What’s up with… Nvidia, smartphones, Microsoft

Nvidia CEO Jensen Huang delivers his opening keynote speech at Computex 2024 in Taiwan.

Nvidia CEO Jensen Huang delivers his opening keynote speech at Computex 2024 in Taiwan.

  • Nvidia throws down AI roadmap gauntlet
  • The smartphone sector is back on the up, according to IDC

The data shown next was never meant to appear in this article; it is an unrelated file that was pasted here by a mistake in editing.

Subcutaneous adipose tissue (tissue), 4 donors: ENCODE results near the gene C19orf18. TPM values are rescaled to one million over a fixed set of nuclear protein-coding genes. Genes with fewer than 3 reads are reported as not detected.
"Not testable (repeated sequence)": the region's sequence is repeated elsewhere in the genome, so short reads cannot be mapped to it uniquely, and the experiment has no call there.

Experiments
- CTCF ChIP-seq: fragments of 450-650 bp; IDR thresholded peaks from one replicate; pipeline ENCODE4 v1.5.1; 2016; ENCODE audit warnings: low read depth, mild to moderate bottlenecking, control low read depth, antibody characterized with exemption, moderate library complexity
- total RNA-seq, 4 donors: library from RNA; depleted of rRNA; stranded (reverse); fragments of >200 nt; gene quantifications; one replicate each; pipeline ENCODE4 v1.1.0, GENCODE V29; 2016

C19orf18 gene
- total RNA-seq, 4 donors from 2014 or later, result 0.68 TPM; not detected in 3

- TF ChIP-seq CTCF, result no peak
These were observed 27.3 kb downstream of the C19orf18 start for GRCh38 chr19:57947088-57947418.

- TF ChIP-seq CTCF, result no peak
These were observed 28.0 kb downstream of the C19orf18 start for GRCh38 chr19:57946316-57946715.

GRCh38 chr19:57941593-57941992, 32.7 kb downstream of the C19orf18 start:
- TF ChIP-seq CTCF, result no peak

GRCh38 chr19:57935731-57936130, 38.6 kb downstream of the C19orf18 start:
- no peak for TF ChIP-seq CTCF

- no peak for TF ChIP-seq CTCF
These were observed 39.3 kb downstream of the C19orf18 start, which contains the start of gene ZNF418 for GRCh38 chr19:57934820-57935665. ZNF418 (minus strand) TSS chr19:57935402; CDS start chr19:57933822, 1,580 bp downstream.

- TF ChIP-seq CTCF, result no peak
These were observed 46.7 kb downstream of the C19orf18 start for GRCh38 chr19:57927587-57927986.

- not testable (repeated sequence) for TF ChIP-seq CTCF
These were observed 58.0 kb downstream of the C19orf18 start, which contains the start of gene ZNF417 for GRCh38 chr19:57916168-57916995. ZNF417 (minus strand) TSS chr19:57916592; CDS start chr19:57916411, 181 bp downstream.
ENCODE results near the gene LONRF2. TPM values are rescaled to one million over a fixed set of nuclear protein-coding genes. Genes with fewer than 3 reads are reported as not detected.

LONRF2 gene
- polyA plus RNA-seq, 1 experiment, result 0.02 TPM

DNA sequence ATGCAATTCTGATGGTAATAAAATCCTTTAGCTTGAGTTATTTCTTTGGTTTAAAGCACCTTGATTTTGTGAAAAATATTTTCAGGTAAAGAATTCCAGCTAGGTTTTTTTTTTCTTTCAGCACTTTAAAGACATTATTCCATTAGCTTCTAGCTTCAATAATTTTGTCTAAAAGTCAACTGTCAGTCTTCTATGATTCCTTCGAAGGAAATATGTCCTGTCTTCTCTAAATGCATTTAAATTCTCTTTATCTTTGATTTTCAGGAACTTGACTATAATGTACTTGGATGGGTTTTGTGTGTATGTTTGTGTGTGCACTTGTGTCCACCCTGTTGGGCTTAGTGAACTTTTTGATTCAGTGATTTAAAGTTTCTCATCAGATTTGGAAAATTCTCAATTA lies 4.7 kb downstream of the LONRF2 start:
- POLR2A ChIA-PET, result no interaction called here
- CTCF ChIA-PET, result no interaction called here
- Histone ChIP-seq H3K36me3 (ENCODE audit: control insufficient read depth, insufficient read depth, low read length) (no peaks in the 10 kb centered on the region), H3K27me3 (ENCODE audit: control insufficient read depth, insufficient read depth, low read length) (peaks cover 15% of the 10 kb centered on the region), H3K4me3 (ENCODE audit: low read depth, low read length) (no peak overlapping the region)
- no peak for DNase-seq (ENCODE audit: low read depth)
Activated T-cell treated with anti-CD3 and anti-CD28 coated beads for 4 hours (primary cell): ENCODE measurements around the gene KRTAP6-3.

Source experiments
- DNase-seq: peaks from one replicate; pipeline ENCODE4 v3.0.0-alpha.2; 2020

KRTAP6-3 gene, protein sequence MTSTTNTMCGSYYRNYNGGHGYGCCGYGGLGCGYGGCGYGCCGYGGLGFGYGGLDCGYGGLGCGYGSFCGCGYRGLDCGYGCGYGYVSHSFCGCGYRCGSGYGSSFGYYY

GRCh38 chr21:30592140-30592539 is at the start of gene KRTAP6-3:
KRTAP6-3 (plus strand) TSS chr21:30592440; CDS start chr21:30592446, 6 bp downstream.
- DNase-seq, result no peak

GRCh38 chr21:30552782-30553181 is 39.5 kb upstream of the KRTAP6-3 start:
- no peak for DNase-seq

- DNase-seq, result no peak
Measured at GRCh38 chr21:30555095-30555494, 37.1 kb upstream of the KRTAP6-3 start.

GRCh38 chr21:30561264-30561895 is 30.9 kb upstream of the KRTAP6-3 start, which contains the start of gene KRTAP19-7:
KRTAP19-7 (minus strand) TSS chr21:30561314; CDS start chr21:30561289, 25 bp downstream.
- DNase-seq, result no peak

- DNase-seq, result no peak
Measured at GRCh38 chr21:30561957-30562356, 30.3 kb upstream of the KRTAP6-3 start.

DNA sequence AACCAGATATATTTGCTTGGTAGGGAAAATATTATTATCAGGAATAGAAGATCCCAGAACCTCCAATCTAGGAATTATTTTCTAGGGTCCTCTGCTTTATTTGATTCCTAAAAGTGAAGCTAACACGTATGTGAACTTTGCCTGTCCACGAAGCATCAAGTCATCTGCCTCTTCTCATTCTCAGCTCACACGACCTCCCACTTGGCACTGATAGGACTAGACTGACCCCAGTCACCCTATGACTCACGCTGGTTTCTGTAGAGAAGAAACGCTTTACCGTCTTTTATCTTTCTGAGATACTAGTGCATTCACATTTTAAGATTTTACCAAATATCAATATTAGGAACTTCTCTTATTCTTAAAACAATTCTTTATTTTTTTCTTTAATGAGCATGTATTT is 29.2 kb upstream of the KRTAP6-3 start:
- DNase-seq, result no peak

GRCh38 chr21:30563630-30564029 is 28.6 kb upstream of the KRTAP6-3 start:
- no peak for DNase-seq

• Microsoft to pump billions into Sweden 

In today’s industry news roundup: Nvidia CEO cements the AI chip vendor’s strong market position by announcing a range of developments at Computex; IDC reckons the smartphone sector is now back in growth mode after years of shrinking sales; Microsoft is ploughing billions into its datacentres in Sweden; and much more!